Oregon Walk and Bike News

Fire up Your Feet for the Walk+Bike Challenge

We have great news for all the Walk+Bike Challenge coordinators and anyone else looking to sign up for the Challenge!

The Bicycle Transportation Alliance and the Oregon Walk+Bike Committee are teaming up with Fire Up Your Feet to offer additional resources for Walk+Bike Challenge participants this spring!

Parents, guardians, students, and school staff can register through Fire Up Your Feet and track the number of minutes they spend doing physical activity each day. As a bonus, schools with the highest percentage of participation (based on school enrollment) can qualify to earn additional challenge awards grants for their school!

People who register at Fire Up Your Feet will receive inspiring reminders to keep moving throughout the Walk+Bike Challenge and throughout the year. Coordinators registered at Fire Up Your Feet will also receive weekly reports on their school's participants' activity.

Q: Can I register as the coordinator for my school at fireupyourfeet.org? Will I still get the packet of incentive prizes through Walk+Bike?

A: Yes, when you register simply check the box titled "School Coordinator." The packet of Walk+Bike Challenge incentives will be shipped to the address of the school you are coordinating.

Q: Do I need to register at both websites?

A: No, you are not required to register at both. You can register at either walknbike.org, at fireupyourfeet.org, or at both if you choose to do so.

You can still register at walknbike.org and log trips weekly for your whole school the way you have in the past.

By registering at fireupyourfeet.org, your school becomes eligible for additional challenge awards, up to $1,000! The challenge awards can be used improve your school with new gym equipment, bike racks, or to create programs that get kids active.

Q: Will I be able to see my school's overall trip data from everyone who tracks minutes through Fire Up Your Feet?

A: Fire Up Your Feet will pull reports weekly from your school and send the data to the coordinator.

Q: Where can I get more information?

A: You can learn more about the Walk+Bike Challenge online, and you can learn more about Fire Up Your Feet either online or in their helpful informational flyer (PDF).

Walk+Bike to School Day Was A Blast!

Thousands of kids at hundreds of schools around Oregon walked and biked to school this morning in celebration of International Walk+Bike to School Day. Check out some great photos from Portland's big event at Lewis Elementary School.

Photos by Gabe Grath/Portland Bureau of Transportation.

More coverage: OregonLive's Hard Drive blog

Be Smart and Safe on Walk+Bike to School Day on October 3

Oregon Department of Transportation reminds students and families to be smart, safe on Walk + Bike to School Day, Oct. 3

SALEM – More than 160 Oregon schools are signed up to join international “Walk + Bike to School Day” on Oct. 3, and that could mean thousands of extra young people striding, rolling and pedaling their way to and from school. The Oregon Department of Transportation is encouraging motorists to continue being vigilant about safe driving in and around schools throughout the state. Students are also encouraged to be visible and follow the rules of the road.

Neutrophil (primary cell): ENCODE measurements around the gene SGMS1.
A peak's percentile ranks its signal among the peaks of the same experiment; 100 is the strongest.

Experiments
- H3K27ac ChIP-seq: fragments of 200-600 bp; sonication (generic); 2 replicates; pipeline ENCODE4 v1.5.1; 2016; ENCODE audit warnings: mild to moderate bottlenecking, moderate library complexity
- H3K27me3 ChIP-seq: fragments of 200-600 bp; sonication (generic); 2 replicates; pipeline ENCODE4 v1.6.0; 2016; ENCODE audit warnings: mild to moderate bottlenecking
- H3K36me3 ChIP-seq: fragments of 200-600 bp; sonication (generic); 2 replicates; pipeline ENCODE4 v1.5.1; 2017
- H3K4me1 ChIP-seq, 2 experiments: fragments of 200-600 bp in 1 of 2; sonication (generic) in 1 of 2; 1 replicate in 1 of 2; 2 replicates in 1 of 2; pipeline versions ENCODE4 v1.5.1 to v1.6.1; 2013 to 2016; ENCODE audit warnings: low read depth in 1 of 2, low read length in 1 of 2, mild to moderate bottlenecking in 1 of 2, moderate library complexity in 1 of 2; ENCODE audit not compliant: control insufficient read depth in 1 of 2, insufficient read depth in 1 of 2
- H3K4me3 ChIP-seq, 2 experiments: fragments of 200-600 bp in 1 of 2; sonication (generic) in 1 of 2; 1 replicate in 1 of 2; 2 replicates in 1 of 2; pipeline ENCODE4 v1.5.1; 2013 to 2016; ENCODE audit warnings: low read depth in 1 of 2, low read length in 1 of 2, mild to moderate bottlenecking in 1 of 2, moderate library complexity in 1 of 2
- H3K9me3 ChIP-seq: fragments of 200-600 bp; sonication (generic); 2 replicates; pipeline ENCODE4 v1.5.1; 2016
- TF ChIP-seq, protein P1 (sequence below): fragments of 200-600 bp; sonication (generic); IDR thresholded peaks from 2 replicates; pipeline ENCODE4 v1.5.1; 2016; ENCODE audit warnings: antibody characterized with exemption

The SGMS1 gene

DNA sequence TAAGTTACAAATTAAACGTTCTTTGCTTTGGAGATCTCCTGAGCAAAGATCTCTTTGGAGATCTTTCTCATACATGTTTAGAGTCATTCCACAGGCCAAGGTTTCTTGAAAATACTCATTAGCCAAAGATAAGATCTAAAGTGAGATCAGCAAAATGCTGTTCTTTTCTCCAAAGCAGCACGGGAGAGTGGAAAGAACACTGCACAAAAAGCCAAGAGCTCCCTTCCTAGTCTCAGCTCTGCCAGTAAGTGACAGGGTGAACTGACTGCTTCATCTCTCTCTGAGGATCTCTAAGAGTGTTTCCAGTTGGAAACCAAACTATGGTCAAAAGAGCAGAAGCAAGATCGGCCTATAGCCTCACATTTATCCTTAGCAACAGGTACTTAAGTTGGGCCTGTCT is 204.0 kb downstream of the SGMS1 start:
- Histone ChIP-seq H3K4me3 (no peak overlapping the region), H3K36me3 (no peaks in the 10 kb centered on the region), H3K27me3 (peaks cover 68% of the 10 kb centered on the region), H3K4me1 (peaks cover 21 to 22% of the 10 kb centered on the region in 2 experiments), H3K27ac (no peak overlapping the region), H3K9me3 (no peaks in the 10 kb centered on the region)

According to the national Safe Routes to School program, walking, skating or bicycling to school helps students:

  • Reach the recommended goal of 60 minutes of physical activity every day.
  • Arrive at school energized and ready to learn.
  • Reduce the family’s fuel expenses.
  • Take an active role in their well-being.

In 1969, about half of all students walked or bicycled to school. Today, fewer than 15 percent of all school trips are made by walking or bicycling, one-quarter are made on a school bus and more than half of all children arrive at school in private automobiles. According to the Federal Highway Administration, this decline in walking and bicycling has had an adverse effect on traffic congestion and air quality around schools, as well as on pedestrian and bicycle safety. However, with ongoing school and home discussions about being safe, students can safely enjoy their “commute” – and get a little exercise to boot! Here are some important reminders:


Always wear your helmet. Ride in the same direction as traffic, not against traffic. Stay alert and ride predictably. Don’t assume motorists can see you. When you are in the street, you are required to follow the rules of the road just like a vehicle. If you are on the sidewalk, ride at walking speed and be prepared to walk your bike when there is congestion. It is recommended that you walk your bike in a crosswalk. Wear a bright shirt or jacket to increase visibility.


Be visible. Wear bright clothing, or add reflective material or a blinking light to your jacket or backpack. Before crossing a street, look “left-right-left” for traffic in all directions. Do not cross until vehicles in all lanes stop for you. Wait for a walk signal and a green light to tell you it’s your turn to cross the street. Look before you go to make sure drivers see you and have stopped. Continue looking for cars and bicycles as you cross. Motorists are reminded to stop and stay stopped for pedestrians at intersections, whether the crosswalk is marked or not. In general, it’s good advice for everyone to be especially alert around schools, no matter how you travel!

To learn more about Oregon’s participation in National Walk + Bike to School, visit www.walknbike.org. To learn more about getting to and from school safely, visit www.oregonsaferoutes.org.